Mike Murphy

What better place than the Mechanical Contractors Association of America’s (MCAA) Annual Convention in Maui to discover that those less fortunately skilled in the finer art of mechanical aptitude (such as myself) can still serve a useful purpose in life. More precisely, the revelation actually occurred on the return trip.

Though being someone with 13 years of manufacturing experience under his belt, I have upon occasion been referred to as somewhat mechanically challenged. Unfortunately, I recently found that to be quite true. And worse yet, I am not a quick learner.

Yes, though somewhere across North America there is certainly at least one old 1994 Lennox condensing unit still running with the imprint of my own hand, one would certainly have to wonder how that is vaguely possible.

I came to grips with this newfound shocking reality aboard a recent Continental Airlines flight from Los Angeles to Cleveland. My undoing came in the form of a stubborn lavatory door.

I pushed with all my might but the door would not open. Though the green sign displayed the word “Vacant,” this tiny room was obviously occupied. Not wishing to further disturb the occupant, I stood patiently waiting for this person to finish with his/her business appointment. A moment later a nice attendant holding a pot of coffee in one hand and a newspaper in the other demonstrated the proper way to open the door of the tiny unoccupied space.

Initially, a great feeling of embarrassment washed over me, realizing that if I had accurately followed the signs on the two-panel door I might have had different results. (The embarrassment soon dissipated as I determined there is an argument to be made for a poor design by the airline.)

The sign on the left panel read “Push Here.” How was I to know that pushing instead on the right panel on the sign “No Fumar” would prove to be totally fruitless? I may not be at the top of my game with the Spanish language, but one might reasonably think that an ample push anywhere near the No Smoking sign would have yielded better results. It’s only one tiny, little, two-panel folding door - I didn’t know there was some special spot you had to push, like a secret button disguised in a library wall, before you can gain entry to the hidden toilet!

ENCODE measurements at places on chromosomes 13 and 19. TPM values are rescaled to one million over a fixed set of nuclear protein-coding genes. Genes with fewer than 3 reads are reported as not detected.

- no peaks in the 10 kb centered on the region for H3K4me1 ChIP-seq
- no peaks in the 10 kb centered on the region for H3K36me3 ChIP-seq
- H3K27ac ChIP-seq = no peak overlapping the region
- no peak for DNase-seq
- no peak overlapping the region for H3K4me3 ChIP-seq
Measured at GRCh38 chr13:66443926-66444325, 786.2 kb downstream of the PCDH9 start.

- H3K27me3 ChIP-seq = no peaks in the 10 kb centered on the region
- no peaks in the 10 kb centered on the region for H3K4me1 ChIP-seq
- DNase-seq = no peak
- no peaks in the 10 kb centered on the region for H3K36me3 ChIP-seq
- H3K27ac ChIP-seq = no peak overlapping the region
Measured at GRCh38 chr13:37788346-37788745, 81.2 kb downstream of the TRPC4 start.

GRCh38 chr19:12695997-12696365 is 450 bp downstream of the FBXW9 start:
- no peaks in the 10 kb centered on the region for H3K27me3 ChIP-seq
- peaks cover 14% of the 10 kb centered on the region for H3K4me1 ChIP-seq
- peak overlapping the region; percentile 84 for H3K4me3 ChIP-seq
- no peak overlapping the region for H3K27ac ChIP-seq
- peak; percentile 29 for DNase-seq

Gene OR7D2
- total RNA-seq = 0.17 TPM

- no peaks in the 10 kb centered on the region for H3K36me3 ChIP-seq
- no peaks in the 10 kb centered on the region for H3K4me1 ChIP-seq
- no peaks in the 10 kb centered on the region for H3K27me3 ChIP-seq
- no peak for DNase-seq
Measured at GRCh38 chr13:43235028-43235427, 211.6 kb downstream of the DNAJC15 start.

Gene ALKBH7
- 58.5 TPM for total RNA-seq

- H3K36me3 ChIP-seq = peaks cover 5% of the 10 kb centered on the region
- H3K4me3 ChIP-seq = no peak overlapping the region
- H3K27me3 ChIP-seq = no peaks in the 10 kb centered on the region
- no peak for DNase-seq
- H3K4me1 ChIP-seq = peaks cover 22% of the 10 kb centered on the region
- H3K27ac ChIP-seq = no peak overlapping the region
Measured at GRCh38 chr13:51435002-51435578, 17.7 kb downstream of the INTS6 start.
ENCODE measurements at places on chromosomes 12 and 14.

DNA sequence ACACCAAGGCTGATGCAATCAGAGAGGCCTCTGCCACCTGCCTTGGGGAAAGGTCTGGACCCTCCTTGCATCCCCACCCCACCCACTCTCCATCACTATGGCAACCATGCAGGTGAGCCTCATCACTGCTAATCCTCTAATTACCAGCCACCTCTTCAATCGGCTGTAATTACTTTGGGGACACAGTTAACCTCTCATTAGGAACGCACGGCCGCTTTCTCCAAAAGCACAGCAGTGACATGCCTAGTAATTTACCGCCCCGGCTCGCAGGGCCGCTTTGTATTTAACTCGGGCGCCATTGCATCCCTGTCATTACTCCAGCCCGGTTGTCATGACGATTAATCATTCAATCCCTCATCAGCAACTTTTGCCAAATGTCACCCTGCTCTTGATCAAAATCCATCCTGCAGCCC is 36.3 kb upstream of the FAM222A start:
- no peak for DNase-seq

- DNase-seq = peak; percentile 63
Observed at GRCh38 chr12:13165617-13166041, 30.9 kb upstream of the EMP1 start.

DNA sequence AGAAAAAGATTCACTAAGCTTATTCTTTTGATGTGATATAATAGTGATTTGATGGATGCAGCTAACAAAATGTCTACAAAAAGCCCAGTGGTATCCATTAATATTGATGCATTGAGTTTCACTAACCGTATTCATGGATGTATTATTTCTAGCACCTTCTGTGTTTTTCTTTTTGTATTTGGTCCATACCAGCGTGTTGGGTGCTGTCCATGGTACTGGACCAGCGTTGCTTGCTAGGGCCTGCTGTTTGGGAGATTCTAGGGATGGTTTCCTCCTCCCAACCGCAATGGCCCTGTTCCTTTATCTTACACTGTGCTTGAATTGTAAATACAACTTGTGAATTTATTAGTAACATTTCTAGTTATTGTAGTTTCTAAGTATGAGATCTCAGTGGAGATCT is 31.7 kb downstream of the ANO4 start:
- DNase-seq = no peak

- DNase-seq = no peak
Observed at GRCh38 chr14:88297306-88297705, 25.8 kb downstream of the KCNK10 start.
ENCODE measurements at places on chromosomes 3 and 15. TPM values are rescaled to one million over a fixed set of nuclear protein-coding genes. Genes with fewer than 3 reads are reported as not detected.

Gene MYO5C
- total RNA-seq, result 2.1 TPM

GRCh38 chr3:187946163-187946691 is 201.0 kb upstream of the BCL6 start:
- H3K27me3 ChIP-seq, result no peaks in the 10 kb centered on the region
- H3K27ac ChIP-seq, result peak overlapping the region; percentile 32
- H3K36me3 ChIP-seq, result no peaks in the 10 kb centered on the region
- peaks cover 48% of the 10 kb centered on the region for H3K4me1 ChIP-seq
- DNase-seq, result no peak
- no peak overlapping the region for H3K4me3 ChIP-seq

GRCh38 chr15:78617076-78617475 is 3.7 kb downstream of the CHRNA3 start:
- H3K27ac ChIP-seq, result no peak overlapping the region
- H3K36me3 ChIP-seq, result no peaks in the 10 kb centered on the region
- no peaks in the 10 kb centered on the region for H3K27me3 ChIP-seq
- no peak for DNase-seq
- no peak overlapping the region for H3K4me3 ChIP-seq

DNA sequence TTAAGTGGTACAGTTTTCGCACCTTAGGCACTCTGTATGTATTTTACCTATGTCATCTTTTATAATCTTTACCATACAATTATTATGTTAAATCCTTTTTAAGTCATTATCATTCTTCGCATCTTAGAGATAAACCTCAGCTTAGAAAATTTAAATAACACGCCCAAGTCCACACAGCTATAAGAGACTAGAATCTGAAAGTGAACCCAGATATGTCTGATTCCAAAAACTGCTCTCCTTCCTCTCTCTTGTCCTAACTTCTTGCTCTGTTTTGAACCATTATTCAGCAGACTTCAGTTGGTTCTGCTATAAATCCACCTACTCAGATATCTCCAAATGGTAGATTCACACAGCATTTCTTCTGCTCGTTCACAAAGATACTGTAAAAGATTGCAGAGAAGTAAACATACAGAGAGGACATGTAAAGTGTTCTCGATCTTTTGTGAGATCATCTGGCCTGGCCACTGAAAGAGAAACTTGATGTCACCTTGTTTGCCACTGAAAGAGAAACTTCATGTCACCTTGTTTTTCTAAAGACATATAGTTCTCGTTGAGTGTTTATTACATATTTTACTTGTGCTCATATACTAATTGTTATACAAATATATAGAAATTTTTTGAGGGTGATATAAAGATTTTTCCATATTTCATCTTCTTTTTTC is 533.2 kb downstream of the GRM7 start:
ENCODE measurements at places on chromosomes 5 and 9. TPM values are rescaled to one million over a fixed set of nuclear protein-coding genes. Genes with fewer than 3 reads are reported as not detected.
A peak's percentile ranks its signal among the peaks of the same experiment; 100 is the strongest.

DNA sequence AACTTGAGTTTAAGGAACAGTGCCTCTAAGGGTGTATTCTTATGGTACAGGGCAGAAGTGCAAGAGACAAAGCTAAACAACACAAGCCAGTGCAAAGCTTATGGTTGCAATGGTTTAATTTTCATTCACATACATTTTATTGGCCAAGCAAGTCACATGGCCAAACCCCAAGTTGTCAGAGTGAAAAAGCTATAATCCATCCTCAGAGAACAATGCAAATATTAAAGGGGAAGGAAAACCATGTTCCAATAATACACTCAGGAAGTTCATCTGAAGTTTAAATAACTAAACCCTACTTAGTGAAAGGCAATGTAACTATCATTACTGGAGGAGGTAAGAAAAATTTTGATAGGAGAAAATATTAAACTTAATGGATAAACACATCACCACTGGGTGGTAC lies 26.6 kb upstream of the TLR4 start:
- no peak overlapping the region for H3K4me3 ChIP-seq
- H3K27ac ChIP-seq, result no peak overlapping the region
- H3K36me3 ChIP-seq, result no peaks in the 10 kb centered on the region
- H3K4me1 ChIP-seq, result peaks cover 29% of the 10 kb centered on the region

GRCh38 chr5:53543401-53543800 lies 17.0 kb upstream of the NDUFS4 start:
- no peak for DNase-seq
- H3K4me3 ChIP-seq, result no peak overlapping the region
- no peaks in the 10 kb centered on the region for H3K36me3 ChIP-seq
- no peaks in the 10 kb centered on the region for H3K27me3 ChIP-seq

However, being a mature adult, and in consideration of the kind attendant who works for an airline with an obviously flawed toilet door design, rather than call attention to the company’s problem, I simply walked into the toilet without saying a word, with my head held high.


Being that I was on the second of two five-hour legs of a long journey, I easily dismissed my error as being because of too little coffee at too early a time in the morning. However, a few hours later, after too much coffee, when I made a return trip to the secret passageway, my greatest fear was realized: I really might be mechanically challenged.

Again, I pushed the No Fumar sign (right panel) to gain entry with no success. However, this time I immediately glanced to my left, then to my right - the kind attendant was no where near - my faux pas deux was still safe. With a knowing smile I firmly pushed the door’s left panel. Finally, success!

The memory of what occurred upon opening the door for the second time that day will stay with me for many years; my sincere apologies to the fine gentleman who was standing behind the tiny folding door.


Though challenged I may be with regard to mechanical appliances, fixtures, doors, etc., I think that I possess some limited degree of creativity - after all, I was once on an HVAC design team.

On behalf of the MCAA, which was so kind to invite me to its annual meeting, I would like to pass this simple safety recommendation on to aircraft designers every where: Please consider installing a sensor on aircraft lavatory doors which will not allow the inside light to come on until the door has been completely and properly latched. The mechanically challenged of the world will find entry much less surprising, and appreciate the simplicity of your design. And, obviously, no one in their right mind should attempt to do anything in a dark, tiny aircraft lavatory, in a vehicle moving through turbulence at approximately 500 mph. It’s a safety issue. Let’s go with that.

Publication date:03/21/2011